7 ways to demystify pricing

There’s a lot of myth and mystery surrounding the science of pricing. Is low the way to go? How much attention should you pay to competitors? Will raising prices cost you business? The following tips may help clear up some of these pricing misunderstandings.scannable barcode with word consumer across it

  1. Is it wise to be the low-price leader?
    In a word — no. Competing solely on price is inevitably a losing game. After all, you can only go so low before you start going into the red. And customers who shop only by price will leave you the instant they find something cheaper. Before you cut prices, make sure you’re not cutting your profit margin too thin.
  2. But what if my customers don’t want to pay more?
    Price-shoppers will only be loyal until someone undercuts you. You could offer more price-conscious customers a tiered pricing structure with a lower price for a product with fewer bells and whistles, or lower prices for orders placed during off-peak times. Just don’t compromise quality or jeopardize profitability.
  3. Should I base prices on what my competitors charge?
    Sure, it’s a good idea to be aware of what your competitors charge for similar products, but don’t use that as your sole basis for pricing. Your competitors may be going after a different target audience, their product might be of lesser quality or they may base sales on volume rather than profit per unit. Be true to your own goals first when setting your prices.
  4. Is it better to sneak in a price hike?
    Raise prices without notice and be prepared to endure your customers’ wrath. It’s better to explain legitimate reasons for a price increase and inform customers in advance. If they’re already happy with you, they’ll be less likely to jump ship if you give them enough of a heads-up.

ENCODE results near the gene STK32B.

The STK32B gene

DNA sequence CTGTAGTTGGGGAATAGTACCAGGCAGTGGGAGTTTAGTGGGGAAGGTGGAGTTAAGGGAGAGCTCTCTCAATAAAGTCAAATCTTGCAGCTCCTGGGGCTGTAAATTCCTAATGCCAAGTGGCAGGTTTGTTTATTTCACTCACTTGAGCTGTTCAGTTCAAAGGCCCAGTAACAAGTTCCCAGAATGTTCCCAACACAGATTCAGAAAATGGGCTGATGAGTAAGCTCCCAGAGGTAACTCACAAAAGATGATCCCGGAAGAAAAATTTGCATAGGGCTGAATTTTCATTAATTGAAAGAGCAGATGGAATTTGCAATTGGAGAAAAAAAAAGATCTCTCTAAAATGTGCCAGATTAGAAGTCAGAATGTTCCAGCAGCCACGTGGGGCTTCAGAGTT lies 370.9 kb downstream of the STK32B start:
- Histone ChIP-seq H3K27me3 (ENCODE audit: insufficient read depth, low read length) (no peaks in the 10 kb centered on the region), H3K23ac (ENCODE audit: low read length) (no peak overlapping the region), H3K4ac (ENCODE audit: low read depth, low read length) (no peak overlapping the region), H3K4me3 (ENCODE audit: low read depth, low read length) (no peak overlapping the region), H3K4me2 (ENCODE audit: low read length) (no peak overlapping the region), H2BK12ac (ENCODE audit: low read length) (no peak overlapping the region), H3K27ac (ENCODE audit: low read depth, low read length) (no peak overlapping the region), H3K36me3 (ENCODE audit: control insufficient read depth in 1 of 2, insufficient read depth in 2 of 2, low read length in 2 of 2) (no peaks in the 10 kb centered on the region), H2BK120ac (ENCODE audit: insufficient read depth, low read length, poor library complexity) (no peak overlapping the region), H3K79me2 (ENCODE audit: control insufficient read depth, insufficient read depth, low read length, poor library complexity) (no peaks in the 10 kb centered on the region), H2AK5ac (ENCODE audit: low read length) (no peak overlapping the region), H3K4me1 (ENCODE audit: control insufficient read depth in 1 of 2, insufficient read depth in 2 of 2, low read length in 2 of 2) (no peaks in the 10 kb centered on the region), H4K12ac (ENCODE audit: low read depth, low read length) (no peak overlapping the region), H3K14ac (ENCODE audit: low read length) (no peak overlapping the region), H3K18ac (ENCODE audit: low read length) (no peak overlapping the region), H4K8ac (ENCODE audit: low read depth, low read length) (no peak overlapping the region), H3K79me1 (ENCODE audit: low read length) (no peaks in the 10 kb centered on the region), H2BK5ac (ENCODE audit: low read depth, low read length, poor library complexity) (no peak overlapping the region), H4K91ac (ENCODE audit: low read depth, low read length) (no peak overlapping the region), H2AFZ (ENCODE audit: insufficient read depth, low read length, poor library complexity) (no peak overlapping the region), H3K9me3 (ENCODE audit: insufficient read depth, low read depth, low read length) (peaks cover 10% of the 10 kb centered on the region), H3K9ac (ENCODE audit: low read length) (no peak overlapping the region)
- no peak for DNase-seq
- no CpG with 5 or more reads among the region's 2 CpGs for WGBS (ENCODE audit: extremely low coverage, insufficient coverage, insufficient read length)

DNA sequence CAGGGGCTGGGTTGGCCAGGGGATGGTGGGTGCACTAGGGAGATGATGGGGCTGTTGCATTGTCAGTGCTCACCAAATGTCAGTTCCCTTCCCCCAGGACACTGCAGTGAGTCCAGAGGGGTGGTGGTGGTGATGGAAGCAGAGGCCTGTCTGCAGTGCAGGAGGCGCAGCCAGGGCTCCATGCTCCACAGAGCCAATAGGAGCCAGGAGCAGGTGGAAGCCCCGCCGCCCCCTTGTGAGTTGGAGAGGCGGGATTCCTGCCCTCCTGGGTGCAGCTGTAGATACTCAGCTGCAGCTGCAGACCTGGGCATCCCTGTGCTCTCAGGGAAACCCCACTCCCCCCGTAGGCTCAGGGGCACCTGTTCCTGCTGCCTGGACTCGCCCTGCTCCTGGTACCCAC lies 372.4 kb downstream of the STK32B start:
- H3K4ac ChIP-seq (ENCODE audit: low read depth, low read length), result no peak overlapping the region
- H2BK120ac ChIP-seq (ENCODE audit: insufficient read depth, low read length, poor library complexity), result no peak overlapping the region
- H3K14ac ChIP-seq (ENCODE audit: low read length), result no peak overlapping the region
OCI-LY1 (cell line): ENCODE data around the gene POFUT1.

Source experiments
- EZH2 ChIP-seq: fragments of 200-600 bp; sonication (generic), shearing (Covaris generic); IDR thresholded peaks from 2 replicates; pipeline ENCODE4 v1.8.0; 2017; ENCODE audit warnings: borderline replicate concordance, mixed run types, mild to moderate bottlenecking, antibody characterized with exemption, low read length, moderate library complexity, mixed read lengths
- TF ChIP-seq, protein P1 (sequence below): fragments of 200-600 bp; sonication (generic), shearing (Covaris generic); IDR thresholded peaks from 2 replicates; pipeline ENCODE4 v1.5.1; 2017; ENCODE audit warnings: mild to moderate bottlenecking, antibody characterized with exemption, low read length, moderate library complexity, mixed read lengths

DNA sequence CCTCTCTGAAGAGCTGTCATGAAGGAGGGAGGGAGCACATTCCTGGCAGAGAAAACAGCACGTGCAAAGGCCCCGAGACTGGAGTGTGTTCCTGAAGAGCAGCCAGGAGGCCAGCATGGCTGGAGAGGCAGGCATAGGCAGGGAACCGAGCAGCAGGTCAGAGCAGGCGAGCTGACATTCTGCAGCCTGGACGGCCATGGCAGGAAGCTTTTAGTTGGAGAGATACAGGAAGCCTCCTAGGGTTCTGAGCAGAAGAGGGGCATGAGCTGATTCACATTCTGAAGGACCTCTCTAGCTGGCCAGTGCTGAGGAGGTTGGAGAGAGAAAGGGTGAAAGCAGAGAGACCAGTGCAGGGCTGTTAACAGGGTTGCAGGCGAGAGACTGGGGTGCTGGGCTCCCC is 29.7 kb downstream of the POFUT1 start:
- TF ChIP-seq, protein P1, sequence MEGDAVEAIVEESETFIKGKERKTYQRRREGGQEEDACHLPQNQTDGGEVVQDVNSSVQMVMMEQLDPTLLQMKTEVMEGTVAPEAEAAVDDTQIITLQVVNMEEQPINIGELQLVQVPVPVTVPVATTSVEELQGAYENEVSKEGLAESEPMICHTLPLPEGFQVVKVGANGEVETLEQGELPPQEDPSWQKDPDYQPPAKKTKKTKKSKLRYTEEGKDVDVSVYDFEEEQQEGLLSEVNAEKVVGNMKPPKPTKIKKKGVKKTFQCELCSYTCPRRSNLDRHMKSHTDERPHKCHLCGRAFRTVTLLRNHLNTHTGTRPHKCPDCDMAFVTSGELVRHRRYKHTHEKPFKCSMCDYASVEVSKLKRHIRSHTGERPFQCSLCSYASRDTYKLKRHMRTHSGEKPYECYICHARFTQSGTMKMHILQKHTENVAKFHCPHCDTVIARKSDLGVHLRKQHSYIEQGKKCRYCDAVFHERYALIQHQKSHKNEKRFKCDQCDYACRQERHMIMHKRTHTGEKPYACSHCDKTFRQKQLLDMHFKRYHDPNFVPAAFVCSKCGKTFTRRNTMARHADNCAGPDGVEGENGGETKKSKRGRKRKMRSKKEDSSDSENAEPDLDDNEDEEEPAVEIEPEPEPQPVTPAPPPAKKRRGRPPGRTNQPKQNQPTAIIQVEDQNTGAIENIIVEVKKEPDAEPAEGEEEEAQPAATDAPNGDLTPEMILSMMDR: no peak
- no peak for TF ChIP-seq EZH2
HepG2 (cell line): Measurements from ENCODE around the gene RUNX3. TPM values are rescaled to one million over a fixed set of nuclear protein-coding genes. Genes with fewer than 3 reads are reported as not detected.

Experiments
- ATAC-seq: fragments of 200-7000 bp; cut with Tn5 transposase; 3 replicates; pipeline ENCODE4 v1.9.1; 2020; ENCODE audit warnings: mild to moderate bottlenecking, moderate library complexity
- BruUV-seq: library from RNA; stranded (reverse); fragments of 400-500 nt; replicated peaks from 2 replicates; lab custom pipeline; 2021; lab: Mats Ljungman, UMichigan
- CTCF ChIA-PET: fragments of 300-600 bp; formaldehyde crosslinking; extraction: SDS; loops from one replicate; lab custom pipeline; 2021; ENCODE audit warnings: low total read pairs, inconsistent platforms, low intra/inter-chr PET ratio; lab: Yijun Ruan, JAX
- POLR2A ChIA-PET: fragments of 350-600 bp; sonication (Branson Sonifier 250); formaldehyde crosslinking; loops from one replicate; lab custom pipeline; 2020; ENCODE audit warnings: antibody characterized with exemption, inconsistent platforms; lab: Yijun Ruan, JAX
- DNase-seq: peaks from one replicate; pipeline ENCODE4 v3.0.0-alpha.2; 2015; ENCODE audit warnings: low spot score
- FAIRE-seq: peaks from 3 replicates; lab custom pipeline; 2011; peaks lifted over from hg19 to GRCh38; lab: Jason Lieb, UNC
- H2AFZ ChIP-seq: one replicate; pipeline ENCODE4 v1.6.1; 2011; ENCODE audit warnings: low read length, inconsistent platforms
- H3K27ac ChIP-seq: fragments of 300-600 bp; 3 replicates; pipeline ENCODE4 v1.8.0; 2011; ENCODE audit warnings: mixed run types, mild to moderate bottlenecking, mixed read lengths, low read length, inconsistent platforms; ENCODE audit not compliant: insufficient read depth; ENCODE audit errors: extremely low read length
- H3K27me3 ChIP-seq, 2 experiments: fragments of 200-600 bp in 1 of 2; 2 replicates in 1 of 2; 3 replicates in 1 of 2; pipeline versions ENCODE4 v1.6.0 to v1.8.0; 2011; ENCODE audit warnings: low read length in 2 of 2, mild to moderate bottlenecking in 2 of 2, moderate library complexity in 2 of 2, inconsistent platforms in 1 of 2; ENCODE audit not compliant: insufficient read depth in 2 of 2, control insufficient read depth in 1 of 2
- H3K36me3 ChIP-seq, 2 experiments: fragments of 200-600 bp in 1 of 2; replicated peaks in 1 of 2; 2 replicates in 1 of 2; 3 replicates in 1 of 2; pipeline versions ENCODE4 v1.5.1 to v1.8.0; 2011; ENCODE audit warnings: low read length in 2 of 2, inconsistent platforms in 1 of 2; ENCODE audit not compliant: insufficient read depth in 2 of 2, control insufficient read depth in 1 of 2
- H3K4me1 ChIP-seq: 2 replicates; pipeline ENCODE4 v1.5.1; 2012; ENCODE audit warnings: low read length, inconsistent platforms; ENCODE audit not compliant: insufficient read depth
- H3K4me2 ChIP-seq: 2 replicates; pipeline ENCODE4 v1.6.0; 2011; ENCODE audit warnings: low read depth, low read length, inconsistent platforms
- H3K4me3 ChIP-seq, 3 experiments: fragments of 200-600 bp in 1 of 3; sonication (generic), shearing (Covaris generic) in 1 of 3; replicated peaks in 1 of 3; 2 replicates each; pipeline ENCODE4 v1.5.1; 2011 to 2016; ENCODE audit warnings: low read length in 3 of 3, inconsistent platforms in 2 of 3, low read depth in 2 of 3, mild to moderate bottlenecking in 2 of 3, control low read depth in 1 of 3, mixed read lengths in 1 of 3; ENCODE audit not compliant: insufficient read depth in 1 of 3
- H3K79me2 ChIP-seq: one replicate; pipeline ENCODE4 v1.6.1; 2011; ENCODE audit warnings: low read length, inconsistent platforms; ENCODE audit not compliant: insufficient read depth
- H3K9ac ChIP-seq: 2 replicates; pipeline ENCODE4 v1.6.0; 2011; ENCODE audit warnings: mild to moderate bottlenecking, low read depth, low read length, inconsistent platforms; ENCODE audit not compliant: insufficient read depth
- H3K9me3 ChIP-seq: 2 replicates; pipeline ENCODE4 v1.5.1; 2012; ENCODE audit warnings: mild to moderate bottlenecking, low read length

5. Why not simply base prices on cost?
    Because the true cost and value of a product is more than the sum of its parts. Don’t underestimate the cost of promotion, shipping and all the overhead that goes into creating your product. There’s also value in that stellar customer service you work so hard to provide. Take a 360-degree view of what it truly costs to deliver your product. Don’t sell yourself short!
  6. Should I ask customers to pay for my time?
    Think of all the time you spend on your customers. Client meetings, driving to and from customers’ work sites, joining conference calls, billing — it adds up. So add some of the value of your time. You deserve to be compensated.
  7. Remember: The bottom line is the bottom line.
    As a business person, you probably have a closer relationship with your customers than a larger firm, which may make it hard to ask for more money. But the bottom line is you need to make enough profit to keep your business healthy and growing. Arm yourself with realistic numbers and the confidence that your product offers a unique value to your customers.

Contributed by Kelly Burkart through a partnership with US Bank.



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